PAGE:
November 22, 2013
Arizona Republic, 11/22/2013
Arizona needs to leave the Land of Old Ideas about illegal immigration, Mexico and Central America. Congress should take a hike to reality, too. Old battle lines continue to define — and doom — efforts to reform outdated immigration policies. They also hurt Arizona’s economic competitiveness.
September 24, 2013
The Washington Post, 9/23/2013
he number of illegal immigrants in the United States has leveled off but may be on the rise again, following a sharp drop that accompanied the start of the Great Recession, according to a report released Monday.
The analysis from the Pew Research Center estimated that 11.7 million immigrants were living in the country illegally in March 2012. That was down from an all-time high of 12.2 million in 2007 — a year before the stock market collapsed — but it represented a slight increase from an estimated 11.3 million in 2009, the worst year of the recession.
September 24, 2013
The New York Times, 9/23/2013
About 11.7 million immigrants are living in the United States illegally, a population that has not varied much over the last three years but may recently be increasing again, according to new estimates published Monday by the Pew Research Center Hispanic Trends Project.
As lawmakers in Washington debate an immigration overhaul that could include a pathway to legal status or citizenship for millions of unauthorized immigrants, the figures from the nonpartisan Pew Center are regarded by many demographers as the most reliable estimates of the number of people who might be eligible for those programs.
July 25, 2013
Mexico detained 94 illegal immigrants, including 19 from the Indian subcontinent, packed into a truck bound for the U.S. border, authorities said on Tuesday.
Among the people found near the southern city of Tuxtla Gutierrez, capital of Chiapas state, were 10 Nepalese and nine Bangladeshis trying to reach the United States, officials said. Apprehensions of Asians immigrating illegally to the United States have increased sharply in recent years, according to the U.S. Department of Homeland Security.
July 18, 2013
Fox News, 7/17/2013
Honduran migrant Samuel Alberto Centeno Vazquez was approached to work for the Zetas drug cartel as he made his way along the railways that lead to Mexico’s border with the United States. The members of the criminal gang carried pistols and made promises of a $1,000 monthly salary, girls and drugs.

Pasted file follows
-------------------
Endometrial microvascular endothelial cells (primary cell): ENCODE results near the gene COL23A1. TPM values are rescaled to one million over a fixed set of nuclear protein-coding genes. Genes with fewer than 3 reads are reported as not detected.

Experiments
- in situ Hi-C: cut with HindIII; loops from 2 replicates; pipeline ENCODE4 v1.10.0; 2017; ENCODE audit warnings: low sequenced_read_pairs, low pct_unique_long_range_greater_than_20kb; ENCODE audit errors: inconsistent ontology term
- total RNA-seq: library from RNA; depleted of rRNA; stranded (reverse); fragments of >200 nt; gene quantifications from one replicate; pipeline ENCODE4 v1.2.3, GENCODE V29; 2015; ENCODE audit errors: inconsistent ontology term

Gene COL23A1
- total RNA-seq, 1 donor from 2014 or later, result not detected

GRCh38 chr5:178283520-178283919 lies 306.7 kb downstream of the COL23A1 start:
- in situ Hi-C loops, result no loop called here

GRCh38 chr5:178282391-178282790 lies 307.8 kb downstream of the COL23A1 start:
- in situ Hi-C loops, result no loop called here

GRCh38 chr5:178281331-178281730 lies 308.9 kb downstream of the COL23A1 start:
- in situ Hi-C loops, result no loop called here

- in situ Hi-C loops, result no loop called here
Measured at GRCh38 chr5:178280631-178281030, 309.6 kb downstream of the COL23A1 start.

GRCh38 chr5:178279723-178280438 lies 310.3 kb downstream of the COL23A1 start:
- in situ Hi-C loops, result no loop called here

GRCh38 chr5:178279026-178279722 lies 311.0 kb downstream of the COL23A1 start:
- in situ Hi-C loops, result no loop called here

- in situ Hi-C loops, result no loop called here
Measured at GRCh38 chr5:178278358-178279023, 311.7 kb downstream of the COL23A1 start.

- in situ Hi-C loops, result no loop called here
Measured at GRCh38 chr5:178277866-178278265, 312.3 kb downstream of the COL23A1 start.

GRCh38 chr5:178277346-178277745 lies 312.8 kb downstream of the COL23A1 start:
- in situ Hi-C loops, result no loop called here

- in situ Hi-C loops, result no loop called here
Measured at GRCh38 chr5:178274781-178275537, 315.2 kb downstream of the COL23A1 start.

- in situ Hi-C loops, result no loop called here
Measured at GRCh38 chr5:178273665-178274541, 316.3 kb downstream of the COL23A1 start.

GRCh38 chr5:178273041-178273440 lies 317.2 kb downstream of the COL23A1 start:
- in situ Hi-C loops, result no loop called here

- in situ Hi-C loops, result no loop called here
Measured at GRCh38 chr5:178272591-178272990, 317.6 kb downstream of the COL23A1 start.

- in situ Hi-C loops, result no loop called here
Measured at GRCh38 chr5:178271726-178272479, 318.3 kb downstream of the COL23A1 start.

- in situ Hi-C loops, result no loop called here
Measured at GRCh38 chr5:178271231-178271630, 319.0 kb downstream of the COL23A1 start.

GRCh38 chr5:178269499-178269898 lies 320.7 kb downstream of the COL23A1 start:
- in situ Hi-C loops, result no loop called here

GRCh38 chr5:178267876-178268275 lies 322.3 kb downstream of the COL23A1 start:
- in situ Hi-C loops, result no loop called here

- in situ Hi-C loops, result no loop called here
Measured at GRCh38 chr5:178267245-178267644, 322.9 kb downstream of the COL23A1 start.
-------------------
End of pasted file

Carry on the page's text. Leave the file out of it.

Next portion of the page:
He was offered the money to help the Zetas in their criminal activities, which include murder, drug trafficking, kidnapping and extortion. Mexico’s drug cartels are increasingly recruiting undocumented Central American migrants to join their ranks, non-governmental groups say. Although the number of Mexicans making the journey north to the United States is at a low, Central Americans are streaming across Mexico from troubled countries like Honduras in search of a better life.
July 17, 2013
On June 27, the U.S. Senate passed a monumental immigration-reform bill that brings new opportunities for undocumented immigrants to be integrated in U.S. society. Sharing one of the longest borders in the world with one of the most powerful countries in the globe, Mexicans have had a mixed response to the U.S. Border Security, Economic Opportunity, and Immigration Modernization Act.
Right after the U.S. Senate passed the bill, the Mexican Foreign Relations Department congratulated the United States on its effort, and stated that “the immigration legal framework should reflect the region’s demographic reality. Mexico believes that public policies should be coordinated in order to enhance competitiveness, job creation, and the social welfare of the two countries.”
July 16, 2013
The Washington Post, 7/15/2013
At a makeshift church shelter beyond the industrial parks north of Mexico City, the train riders wait under a canvas tent, listening for a locomotive horn. They keep their shoes on and their backpacks zipped. The tracks outside run through Mexico’s central highlands and all the way to the Texas border. The shelter is a halfway point for Central Americans on the 1,500-mile trip north, but many do not arrive here in one piece.
Central Americans have been catching freight trains to the U.S. border for years, risking injury or worse for a free ride and a path clear of Mexican government checkpoints. But at a time when illegal immigration to the United States remains near its lowest point in four decades, the number of Central Americans going north has soared, putting new attention on the rail system that takes thousands to the border each year.